Thanks Bridget! It has definitely been a turbulent ride, but I’m glad others are learning from my journey as well. :)

  • http://www.cashvilleskyline.com Addison @ Cashville Skyline

    If I could go back in time, I would have tried to put down 20% instead of 3.5% for my FHA loan. The required mortgage insurance is brutal and has cost me ~$60 a month! I’ll finally get rid of it next summer once my principle drops below a certain point. I would have saved thousands of dollars if I had put 20% down!

    • http://lbeeandthemoneytree.com/l-bee-and-the-money-tree/ Lauren Bowling

      True, but are you also calculating the rent savings? My net worth goes up every month when I make my mortgage payment because I have more equity in the home. I also put down only 3.5% and pay PMI, but I felt it was worth it.

  • http://shopmyclosetproject.com Michelle

    Just like Addison, I would have put down 20%. Also, I would never buy in a triplex again-unless I owned the WHOLE BUILDING! It has been a serious pain in the a@@ to agree on things and get things done. I know this experience has been very different from what you originally imagined…but you have navigated it with grace and good humor. Basically, you’ve experienced the crazy road show that is life.

    • http://lbeeandthemoneytree.com/l-bee-and-the-money-tree/ Lauren Bowling

      Paula at Afford Anything owns a triplex, but she makes everything look easy. Thanks for your kind words Michelle!

  • http://thewalletdoctor.com The Wallet Doctor

    Your point about asking more questions is applicable to a lot of situations. Especially when you are investing a serious chunk of change. Its easy to follow along, but I’ve often found being more inquisitive helps you gain information, and those you are working with take you more seriously.

    • http://lbeeandthemoneytree.com/l-bee-and-the-money-tree/ Lauren Bowling

      As someone who writes about money…DAILY…I am ashamed I put down that much money and didn’t do more homework. I hope others can learn from my cautionary tale.

  • http://my-alternate-life.com/ Melanie @ My Alternate Life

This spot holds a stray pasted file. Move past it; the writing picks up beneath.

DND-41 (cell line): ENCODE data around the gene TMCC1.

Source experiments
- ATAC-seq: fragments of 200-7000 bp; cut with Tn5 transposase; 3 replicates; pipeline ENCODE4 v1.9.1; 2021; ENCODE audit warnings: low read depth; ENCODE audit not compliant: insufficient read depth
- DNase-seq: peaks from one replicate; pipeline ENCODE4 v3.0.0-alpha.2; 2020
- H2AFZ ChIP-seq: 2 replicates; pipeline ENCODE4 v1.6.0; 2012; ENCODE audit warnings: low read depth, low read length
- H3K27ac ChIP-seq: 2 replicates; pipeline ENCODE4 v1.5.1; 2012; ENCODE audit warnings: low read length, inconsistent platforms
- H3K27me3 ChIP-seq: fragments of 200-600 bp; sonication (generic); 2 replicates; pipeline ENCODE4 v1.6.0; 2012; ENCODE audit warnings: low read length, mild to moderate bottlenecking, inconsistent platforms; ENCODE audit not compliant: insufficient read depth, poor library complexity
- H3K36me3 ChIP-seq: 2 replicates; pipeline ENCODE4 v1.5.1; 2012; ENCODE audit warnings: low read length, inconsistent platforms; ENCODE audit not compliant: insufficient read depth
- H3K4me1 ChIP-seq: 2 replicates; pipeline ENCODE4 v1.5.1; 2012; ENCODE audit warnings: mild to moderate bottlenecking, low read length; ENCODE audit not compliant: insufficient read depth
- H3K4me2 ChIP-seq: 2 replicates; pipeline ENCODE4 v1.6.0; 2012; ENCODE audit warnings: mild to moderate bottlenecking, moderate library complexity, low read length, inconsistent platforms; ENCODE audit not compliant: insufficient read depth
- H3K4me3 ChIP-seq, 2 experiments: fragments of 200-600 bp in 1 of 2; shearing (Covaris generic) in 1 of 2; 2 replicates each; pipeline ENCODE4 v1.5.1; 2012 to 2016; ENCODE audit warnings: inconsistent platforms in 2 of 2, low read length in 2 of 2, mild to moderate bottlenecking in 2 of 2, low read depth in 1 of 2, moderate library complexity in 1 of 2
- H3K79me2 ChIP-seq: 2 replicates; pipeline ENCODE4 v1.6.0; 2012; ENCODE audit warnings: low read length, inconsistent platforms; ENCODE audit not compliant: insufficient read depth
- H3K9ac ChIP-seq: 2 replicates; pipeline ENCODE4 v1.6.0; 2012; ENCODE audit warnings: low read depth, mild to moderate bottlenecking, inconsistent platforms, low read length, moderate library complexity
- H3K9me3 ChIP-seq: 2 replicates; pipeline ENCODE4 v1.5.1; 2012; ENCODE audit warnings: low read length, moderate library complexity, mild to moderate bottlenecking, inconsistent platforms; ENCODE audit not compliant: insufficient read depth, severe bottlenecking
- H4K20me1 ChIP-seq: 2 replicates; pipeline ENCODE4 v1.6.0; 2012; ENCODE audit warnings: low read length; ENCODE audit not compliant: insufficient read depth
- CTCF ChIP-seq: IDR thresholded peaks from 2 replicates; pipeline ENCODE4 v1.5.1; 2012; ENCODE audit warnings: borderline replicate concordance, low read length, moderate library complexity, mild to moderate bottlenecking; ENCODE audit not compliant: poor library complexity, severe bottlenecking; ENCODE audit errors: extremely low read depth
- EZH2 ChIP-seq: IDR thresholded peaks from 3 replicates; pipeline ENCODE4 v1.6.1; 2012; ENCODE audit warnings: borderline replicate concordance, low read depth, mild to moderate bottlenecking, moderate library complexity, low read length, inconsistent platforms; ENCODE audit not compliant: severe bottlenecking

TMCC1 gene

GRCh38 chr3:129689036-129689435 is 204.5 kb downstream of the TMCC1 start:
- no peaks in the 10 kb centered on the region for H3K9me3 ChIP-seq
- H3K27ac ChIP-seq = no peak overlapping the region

I am not a homeowner, but I can relate to some of these in other areas of my life. Asking more or better questions and doing research is SO important when trying out new, life-changing things. Thanks for sharing your journey with us.

    • http://lbeeandthemoneytree.com/l-bee-and-the-money-tree/ Lauren Bowling

      Aww. You’re welcome.

  • http://debtdebs.com debt debs

    Good points about backing up your gut with facts and research. My sis and BIL hired one contractor based on their gut and getting no other quotes. While I think there’s been no major problems, the cost has doubled primarily because they’ve made changes, but how do you really know? Going from 35K estimate to 70K is a lot! Maybe some contractors work this way and nickle and dime you to death. I’m actually dreading doing our home renovations in four years, which we plan to do before we downsize our home. So any tips I can get are helping me to overcome this fear. Thanks, Lauren!

    • http://lbeeandthemoneytree.com/l-bee-and-the-money-tree/ Lauren Bowling

      Go with word of mouth referrals. If no one has any, always ask a contractor for references. Then call the better business bureau and make sure they don’t have any complaints. And always get multiple quotes!

  • http://leightpf.wordpress.com Leigh

    I’ve really loved watching you transform your house over the last year! It is absolutely gorgeous, Lauren, and you should be incredibly proud of what you’ve accomplished.

    I bought a two bedroom condo two years ago last month and I’m SO glad I bought a condo. It’s also the perfect size – I just can’t imagine when I will want to move out of it. I have to say that I love not worrying about housing and how much rent will go up. Owning a condo is a great mix of homeownership and apartment living! Plus, the rent savings is amazing.

    • http://lbeeandthemoneytree.com/l-bee-and-the-money-tree/ Lauren Bowling

      Thank you Leigh, that means so much!

Copyright © 2016 · All Rights Reserved · L Bee and the Money Tree